Hailing from Belgium’s small German-speaking community, Engels writes about Europe from a refreshingly multinational perspective, drawing from English-language, French, and especially German sources, as well as, of course, the vast body of surviving Greek and Roman literature. With over 600 endnotes and numerous graphs and statistics, Engels’ book has been written with Teutonic scrupulousness.

Engels’ thesis is simple and compelling: there are many parallels between the late Roman Republic (the period roughly from the destruction of Carthage in 146 B.C. to Augustus’ founding of the Principate in 27 B.C.) and today’s European Union: There is above all a general ethno-cultural decline, which makes a shift towards autocratic politics inevitable. Engels frames his provocative thesis in just such a way as to still be considered respectable enough by academia and the media, and thus be treated as a responsible but critical interlocutor.

The parallel between the late Roman Republic and today’s European Union is somewhat forced in places, but really serves as a useful framing device for comparing and discussing the social trends in these two very different societies. Specifically, Engels structures the work by comparing European public opinion on various topics (identity, family, democracy…) as expressed in Eurobarometer polls with Roman developments as expressed in the surviving sources. This somewhat strange structure nonetheless works, and I would say Le Déclin is a fine introduction to late Roman republican history. Engels furthermore recognizes that many of Europe’s symptoms of decadence are also evident across the West in general (255).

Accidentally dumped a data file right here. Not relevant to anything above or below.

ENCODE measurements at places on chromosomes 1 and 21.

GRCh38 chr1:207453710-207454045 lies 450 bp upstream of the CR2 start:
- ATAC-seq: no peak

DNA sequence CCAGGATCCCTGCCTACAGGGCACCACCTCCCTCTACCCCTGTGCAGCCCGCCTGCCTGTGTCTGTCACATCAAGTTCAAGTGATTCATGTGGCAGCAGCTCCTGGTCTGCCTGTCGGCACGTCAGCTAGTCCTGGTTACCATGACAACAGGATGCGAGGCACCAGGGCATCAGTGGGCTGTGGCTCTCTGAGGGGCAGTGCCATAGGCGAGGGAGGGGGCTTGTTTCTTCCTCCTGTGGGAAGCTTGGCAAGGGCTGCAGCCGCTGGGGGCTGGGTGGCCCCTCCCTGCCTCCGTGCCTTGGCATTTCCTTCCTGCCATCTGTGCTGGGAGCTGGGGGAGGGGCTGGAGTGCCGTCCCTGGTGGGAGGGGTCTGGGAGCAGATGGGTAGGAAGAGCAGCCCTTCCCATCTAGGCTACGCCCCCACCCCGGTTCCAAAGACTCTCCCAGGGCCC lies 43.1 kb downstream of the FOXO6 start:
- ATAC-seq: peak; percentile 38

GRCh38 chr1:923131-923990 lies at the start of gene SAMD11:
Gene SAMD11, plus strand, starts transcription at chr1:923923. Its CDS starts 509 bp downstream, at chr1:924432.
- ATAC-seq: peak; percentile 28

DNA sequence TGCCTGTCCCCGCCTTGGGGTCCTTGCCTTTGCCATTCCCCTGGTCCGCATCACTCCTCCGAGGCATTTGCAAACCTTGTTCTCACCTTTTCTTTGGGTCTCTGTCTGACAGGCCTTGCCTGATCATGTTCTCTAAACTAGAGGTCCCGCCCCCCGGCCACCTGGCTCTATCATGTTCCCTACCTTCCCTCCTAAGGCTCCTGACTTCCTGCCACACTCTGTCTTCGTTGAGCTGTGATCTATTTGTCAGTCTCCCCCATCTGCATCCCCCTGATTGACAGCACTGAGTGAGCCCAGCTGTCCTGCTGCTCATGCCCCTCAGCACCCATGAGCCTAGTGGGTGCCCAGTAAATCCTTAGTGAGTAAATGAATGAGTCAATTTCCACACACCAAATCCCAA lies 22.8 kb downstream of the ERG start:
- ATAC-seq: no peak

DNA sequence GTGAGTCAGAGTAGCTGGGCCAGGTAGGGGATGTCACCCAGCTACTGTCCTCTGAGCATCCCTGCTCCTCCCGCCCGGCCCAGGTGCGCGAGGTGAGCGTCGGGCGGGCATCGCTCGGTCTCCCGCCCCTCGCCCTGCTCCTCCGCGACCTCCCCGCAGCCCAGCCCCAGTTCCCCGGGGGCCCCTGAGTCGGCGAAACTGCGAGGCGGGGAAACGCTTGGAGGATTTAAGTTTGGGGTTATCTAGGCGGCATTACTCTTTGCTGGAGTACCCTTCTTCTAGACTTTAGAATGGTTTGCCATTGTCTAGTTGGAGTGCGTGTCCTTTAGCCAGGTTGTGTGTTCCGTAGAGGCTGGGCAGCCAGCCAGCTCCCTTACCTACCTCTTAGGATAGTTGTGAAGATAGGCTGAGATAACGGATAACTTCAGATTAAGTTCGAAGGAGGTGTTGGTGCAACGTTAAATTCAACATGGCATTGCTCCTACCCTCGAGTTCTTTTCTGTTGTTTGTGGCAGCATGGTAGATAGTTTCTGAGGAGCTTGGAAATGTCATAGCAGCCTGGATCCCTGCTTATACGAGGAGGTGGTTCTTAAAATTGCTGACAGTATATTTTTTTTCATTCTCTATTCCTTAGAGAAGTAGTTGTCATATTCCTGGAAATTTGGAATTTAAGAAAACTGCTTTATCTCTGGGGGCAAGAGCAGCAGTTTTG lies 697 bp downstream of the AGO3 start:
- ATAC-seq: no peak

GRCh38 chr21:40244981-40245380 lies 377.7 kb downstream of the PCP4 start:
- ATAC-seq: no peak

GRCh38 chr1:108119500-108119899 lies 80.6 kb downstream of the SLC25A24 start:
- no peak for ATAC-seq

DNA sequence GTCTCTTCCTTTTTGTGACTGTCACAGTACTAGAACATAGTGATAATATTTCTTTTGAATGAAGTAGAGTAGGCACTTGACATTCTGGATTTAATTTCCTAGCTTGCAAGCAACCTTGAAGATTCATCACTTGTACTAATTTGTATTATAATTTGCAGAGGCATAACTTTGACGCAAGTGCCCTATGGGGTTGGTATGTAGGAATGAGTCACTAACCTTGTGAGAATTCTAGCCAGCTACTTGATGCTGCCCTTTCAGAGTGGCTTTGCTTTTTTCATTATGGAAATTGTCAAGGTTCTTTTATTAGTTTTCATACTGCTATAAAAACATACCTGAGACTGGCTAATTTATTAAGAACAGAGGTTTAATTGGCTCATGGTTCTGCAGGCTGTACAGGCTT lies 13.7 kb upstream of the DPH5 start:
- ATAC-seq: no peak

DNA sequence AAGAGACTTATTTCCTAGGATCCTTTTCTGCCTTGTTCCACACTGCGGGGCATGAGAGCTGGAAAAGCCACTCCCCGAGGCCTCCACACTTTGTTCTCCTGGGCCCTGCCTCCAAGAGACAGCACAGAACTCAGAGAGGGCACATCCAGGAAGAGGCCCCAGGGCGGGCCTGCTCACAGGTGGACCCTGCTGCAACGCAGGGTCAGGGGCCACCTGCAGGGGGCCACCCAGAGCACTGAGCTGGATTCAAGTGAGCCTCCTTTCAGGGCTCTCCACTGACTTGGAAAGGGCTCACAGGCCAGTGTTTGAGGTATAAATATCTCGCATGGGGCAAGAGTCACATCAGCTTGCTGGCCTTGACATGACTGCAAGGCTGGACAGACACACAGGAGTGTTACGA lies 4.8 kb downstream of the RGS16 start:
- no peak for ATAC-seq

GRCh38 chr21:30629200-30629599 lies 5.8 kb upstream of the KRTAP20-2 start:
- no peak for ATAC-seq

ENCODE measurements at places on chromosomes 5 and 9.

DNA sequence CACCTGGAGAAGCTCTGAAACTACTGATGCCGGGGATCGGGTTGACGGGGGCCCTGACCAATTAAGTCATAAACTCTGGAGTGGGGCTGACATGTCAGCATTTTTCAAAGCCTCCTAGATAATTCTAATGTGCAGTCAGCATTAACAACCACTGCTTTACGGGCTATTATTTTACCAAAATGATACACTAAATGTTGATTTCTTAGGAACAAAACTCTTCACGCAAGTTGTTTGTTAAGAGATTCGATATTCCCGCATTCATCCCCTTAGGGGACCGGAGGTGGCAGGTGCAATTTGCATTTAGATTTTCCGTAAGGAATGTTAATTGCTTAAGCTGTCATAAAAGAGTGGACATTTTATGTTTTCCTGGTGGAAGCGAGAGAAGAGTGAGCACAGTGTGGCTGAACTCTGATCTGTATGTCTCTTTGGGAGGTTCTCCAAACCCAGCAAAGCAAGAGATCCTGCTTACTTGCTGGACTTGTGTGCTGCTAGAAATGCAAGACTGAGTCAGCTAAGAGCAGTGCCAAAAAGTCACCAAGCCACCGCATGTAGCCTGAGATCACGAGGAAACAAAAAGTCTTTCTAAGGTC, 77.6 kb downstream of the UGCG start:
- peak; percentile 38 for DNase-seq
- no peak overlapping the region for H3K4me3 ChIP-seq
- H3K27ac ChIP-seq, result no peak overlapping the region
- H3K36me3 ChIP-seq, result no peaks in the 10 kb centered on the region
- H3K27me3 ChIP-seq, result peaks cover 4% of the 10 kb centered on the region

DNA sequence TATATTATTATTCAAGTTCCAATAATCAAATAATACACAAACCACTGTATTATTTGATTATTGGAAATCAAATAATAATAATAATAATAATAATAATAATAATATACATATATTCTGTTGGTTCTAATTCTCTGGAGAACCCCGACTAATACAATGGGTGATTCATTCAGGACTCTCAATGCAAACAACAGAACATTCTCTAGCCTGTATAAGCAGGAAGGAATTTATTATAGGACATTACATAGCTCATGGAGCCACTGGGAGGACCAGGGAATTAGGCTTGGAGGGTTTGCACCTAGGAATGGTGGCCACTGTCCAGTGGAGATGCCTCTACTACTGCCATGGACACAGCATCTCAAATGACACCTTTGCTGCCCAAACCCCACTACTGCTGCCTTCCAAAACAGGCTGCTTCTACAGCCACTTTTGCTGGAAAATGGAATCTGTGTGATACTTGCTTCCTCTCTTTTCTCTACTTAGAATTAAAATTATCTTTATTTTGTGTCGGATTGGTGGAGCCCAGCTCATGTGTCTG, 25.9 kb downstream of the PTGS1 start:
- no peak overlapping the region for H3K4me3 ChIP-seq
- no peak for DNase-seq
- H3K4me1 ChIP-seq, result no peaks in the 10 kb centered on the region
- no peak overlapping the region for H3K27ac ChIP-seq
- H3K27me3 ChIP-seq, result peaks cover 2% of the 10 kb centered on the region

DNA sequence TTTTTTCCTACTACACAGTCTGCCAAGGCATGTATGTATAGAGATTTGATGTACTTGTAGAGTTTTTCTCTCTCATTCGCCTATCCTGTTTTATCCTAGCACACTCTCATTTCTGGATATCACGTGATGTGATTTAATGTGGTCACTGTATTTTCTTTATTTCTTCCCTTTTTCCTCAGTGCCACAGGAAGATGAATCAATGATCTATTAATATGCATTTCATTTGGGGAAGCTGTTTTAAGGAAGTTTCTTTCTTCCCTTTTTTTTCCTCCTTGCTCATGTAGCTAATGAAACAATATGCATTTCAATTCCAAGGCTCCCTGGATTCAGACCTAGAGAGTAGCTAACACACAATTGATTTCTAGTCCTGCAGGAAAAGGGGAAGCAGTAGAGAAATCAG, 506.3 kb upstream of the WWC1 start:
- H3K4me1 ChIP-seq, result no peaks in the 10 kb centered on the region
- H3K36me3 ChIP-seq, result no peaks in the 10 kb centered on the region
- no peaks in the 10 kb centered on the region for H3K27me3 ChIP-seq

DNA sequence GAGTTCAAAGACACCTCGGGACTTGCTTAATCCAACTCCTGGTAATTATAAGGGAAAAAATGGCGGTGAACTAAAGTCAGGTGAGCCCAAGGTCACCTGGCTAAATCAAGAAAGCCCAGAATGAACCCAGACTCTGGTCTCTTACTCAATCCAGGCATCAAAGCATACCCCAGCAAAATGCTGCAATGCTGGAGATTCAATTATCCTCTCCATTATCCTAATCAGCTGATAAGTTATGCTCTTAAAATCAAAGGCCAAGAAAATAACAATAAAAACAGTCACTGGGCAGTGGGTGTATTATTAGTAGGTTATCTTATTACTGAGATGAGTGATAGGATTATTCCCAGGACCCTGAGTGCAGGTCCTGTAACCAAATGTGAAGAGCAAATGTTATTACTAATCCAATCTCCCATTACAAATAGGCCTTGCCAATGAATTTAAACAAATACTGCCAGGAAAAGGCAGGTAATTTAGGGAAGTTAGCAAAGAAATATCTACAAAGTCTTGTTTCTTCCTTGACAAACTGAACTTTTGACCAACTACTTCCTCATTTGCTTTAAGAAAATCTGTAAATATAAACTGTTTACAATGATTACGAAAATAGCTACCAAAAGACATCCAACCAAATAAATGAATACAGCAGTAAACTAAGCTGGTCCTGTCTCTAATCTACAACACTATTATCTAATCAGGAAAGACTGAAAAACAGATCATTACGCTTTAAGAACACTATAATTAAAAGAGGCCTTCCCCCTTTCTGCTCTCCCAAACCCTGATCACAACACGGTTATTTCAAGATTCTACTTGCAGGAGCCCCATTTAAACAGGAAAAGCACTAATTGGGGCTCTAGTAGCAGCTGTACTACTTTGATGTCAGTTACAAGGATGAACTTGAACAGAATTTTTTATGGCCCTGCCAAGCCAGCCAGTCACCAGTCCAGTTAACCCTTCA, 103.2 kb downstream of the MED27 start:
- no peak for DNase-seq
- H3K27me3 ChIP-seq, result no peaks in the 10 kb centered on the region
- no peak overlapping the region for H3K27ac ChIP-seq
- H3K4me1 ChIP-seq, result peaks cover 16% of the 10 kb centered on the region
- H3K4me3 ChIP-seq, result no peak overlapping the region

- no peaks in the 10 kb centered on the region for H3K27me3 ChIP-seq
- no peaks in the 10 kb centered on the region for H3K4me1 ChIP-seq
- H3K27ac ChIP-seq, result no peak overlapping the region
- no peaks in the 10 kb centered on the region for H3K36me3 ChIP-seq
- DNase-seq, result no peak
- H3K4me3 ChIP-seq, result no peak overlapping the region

Engels’ observations on contemporary EU politics—the hollowing out of democratic processes and civil rights, economic reductionism, a growing chasm between the elite and the people, rising ideological intolerance, and so on—are all on point, and have since almost become received opinion. I will then focus especially on Engels’ analysis of Roman decadence. As will become quite apparent, the Roman experience, one of the truly epic achievements of Western political history, offers many lessons for us today. Read more